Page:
The story of Albert Nobbs plays out in a late 18th century Dublin hotel. Nobbs plays the part of a waiter of sorts in this plush, but slightly worn establishment with well-to-do aspirations. Albert tends to the every need of the hotel’s always wealthy and sometimes questionable patrons. He is good at what he does, precise with every gesture and meticulously invisible.
Almost from the start, we’re in on Nobb’s transgender secret. Glenn Close’s asexual portrayal of a lonely, incomplete and muted servant is devastatingly captivating. We watch as Albert weaves his diminutive frame through the hotel, shining shoes, filling wine glasses and prepping guest rooms. His days are rote and taxing as hotel staff here are generally treated more like soulless beings, existing only to serve the upper class. Albert endures his lot as he saves every penny in hopes of one day purchasing a small shop and living a truly fulfilling life.
Nobb’s monotony is broken only when Mr. Page (Janet McTeer), a painter hired to re-touch the fading interior of the hotel, is forced by the manipulative and abusive hotel owner, Mrs. Baker (Pauline Collins), to bunk with Nobbs during his stay. Hubert Page soon figures out what’s behind Albert’s perplexingly blank exterior.
And you guessed it; as it turns out, Hubert Page is a woman in man’s clothing as well. She too lives her life passing for a man and understands Albert on an instantaneously intimate level. While it’s a bit predictable it’s necessary for the story and what a painfully endearing story it is.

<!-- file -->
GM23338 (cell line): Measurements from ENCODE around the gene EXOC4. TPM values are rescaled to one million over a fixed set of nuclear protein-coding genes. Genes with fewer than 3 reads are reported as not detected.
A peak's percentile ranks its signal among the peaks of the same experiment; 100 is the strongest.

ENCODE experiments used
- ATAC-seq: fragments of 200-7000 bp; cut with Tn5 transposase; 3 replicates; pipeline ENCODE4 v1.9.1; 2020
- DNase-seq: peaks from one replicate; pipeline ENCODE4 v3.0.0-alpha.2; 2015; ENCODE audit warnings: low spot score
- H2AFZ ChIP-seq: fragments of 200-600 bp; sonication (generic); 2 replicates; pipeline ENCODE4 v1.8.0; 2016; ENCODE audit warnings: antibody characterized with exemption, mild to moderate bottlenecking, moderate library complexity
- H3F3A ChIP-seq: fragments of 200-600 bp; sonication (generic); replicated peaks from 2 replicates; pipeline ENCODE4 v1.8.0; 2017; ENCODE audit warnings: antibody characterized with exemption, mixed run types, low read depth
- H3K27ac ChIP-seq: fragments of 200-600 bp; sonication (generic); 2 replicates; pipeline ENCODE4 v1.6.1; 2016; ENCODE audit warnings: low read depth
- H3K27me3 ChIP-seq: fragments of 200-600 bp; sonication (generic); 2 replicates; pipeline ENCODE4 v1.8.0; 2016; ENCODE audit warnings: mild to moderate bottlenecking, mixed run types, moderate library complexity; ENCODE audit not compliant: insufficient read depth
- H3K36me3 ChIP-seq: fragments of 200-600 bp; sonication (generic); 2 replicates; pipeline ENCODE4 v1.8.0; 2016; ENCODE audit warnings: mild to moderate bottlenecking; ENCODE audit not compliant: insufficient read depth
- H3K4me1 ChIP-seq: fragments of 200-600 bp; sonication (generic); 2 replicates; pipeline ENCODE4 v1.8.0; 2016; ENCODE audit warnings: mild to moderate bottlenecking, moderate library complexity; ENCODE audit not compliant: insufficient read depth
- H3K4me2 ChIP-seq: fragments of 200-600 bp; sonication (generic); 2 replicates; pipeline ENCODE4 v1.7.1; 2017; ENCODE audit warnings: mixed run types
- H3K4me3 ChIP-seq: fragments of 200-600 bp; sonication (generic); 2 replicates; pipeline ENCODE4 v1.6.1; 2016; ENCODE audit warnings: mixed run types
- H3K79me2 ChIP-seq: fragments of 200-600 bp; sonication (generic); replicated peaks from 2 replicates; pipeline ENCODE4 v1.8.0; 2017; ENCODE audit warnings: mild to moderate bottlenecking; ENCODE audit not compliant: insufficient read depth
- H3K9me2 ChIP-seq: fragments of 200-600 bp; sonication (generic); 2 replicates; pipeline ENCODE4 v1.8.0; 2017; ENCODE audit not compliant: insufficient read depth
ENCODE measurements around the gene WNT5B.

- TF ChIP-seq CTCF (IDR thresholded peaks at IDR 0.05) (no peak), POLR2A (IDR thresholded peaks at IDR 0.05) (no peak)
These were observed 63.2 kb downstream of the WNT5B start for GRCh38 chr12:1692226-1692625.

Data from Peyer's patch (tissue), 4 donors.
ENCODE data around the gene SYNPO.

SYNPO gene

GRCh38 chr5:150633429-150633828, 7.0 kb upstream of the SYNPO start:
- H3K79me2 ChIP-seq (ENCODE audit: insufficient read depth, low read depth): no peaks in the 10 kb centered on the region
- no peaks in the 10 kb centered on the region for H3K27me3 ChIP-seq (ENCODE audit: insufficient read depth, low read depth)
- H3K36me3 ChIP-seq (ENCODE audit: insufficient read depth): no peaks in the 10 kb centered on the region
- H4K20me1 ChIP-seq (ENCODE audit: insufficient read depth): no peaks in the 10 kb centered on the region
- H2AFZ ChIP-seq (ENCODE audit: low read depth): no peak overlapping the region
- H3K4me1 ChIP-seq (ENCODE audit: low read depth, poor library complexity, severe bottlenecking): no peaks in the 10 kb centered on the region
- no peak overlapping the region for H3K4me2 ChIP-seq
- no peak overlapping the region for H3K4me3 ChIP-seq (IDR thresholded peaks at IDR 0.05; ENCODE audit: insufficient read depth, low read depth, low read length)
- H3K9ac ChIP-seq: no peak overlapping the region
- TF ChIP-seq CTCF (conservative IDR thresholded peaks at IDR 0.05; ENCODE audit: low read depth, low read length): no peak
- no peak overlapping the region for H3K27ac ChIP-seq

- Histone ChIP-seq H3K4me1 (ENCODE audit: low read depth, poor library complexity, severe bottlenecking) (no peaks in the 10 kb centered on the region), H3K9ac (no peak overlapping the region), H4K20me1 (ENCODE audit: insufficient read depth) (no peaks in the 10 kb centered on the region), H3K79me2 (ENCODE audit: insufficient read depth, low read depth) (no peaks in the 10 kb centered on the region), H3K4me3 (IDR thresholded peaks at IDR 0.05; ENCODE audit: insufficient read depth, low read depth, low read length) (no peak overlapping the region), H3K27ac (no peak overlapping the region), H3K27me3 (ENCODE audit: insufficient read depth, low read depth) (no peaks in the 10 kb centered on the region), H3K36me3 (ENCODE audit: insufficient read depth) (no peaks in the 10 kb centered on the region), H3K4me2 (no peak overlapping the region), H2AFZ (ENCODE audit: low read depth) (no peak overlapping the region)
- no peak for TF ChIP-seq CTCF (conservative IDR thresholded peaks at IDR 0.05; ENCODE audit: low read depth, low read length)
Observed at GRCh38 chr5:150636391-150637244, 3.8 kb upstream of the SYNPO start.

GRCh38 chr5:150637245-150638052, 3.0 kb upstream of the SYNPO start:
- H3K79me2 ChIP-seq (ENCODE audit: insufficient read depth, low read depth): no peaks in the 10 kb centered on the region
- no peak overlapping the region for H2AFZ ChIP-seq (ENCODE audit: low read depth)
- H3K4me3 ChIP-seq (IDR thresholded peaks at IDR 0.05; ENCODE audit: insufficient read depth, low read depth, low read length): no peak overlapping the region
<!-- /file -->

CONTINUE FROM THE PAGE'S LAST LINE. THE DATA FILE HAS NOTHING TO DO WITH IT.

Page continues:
Mr. Page inspires Albert to live a real, more fulfilling, albeit unconventional life. Hubert Page makes a good living as a painter. He is married to a delightful seamstress, the lovely Cathleen Page (Bronagh Gallagher). And quickly, the Pages come to represent everything that Albert aspires to.
Nobbs awkwardly begins to chase his dreams of marrying, owning a shop, and earning a living as a tobacconist. He pursues the significantly younger Helen Dawes (Mia Wasikowska), a chambermaid in the hotel which they also inhabit. Albert’s failed attempts to court Helen Dawes are a painful representation of his inability to really take off and experience his existence. No matter how you look at it—it’s a difficult path he must walk.
In this film, Glenn Close creates a being that emanates a deep pain and compromise, perfectly contained and supremely restrained. Close will make you feel every emotion that her skilled execution conveys on a nearly emotionless face. And I’m just going to go ahead and say it here; she deserves an Oscar for this—cheers to her.
That said; the movie is very good, with a story that sometimes (not enough to ruin the overall effect) comes across as somewhat contrived. Albert Nobbs showcases several outstanding performances and really speaks, despite lacking in some areas. Go for it if you’re into left-of-center-stories. This one is good and merits a closer look.
Albert Nobbs – B
B = Put on some clean clothes, brush your teeth and venture outside into the cold, cruel, real world to watch this at your local indie theater. Alternatively, you can be the slacker we all know and love and stream it on T.V. or add it to your Netflix queue. Chances are, you won’t curse me when the credits roll for recommending.